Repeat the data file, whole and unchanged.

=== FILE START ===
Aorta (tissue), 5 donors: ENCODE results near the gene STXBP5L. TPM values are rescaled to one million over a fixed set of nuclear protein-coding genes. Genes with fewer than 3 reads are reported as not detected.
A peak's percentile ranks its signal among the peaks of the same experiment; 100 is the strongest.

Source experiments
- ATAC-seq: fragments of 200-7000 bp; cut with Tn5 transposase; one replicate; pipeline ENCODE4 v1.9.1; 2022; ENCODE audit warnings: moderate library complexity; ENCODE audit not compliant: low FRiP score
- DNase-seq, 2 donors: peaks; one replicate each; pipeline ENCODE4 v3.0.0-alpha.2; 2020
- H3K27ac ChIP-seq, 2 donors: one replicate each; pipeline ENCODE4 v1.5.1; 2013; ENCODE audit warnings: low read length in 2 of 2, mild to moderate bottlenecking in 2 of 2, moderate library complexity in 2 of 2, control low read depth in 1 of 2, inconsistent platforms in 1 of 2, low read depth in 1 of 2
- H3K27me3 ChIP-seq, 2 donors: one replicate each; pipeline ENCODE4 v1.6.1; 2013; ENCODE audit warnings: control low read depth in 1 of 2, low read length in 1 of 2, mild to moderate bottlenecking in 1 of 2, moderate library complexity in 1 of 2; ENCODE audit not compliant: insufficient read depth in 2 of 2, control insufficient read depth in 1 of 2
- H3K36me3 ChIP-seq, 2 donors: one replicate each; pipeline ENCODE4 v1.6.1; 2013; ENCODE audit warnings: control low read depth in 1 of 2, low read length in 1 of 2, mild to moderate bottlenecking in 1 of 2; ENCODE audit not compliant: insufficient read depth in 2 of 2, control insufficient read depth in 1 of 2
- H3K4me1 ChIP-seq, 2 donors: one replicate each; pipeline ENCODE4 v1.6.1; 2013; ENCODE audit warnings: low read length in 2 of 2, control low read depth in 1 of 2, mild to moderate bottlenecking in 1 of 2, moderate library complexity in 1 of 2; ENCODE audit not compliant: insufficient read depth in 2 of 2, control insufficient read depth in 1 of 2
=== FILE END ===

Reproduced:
Aorta (tissue), 5 donors: ENCODE results near the gene STXBP5L. TPM values are rescaled to one million over a fixed set of nuclear protein-coding genes. Genes with fewer than 3 reads are reported as not detected.
A peak's percentile ranks its signal among the peaks of the same experiment; 100 is the strongest.

Source experiments
- ATAC-seq: fragments of 200-7000 bp; cut with Tn5 transposase; one replicate; pipeline ENCODE4 v1.9.1; 2022; ENCODE audit warnings: moderate library complexity; ENCODE audit not compliant: low FRiP score
- DNase-seq, 2 donors: peaks; one replicate each; pipeline ENCODE4 v3.0.0-alpha.2; 2020
- H3K27ac ChIP-seq, 2 donors: one replicate each; pipeline ENCODE4 v1.5.1; 2013; ENCODE audit warnings: low read length in 2 of 2, mild to moderate bottlenecking in 2 of 2, moderate library complexity in 2 of 2, control low read depth in 1 of 2, inconsistent platforms in 1 of 2, low read depth in 1 of 2
- H3K27me3 ChIP-seq, 2 donors: one replicate each; pipeline ENCODE4 v1.6.1; 2013; ENCODE audit warnings: control low read depth in 1 of 2, low read length in 1 of 2, mild to moderate bottlenecking in 1 of 2, moderate library complexity in 1 of 2; ENCODE audit not compliant: insufficient read depth in 2 of 2, control insufficient read depth in 1 of 2
- H3K36me3 ChIP-seq, 2 donors: one replicate each; pipeline ENCODE4 v1.6.1; 2013; ENCODE audit warnings: control low read depth in 1 of 2, low read length in 1 of 2, mild to moderate bottlenecking in 1 of 2; ENCODE audit not compliant: insufficient read depth in 2 of 2, control insufficient read depth in 1 of 2
- H3K4me1 ChIP-seq, 2 donors: one replicate each; pipeline ENCODE4 v1.6.1; 2013; ENCODE audit warnings: low read length in 2 of 2, control low read depth in 1 of 2, mild to moderate bottlenecking in 1 of 2, moderate library complexity in 1 of 2; ENCODE audit not compliant: insufficient read depth in 2 of 2, control insufficient read depth in 1 of 2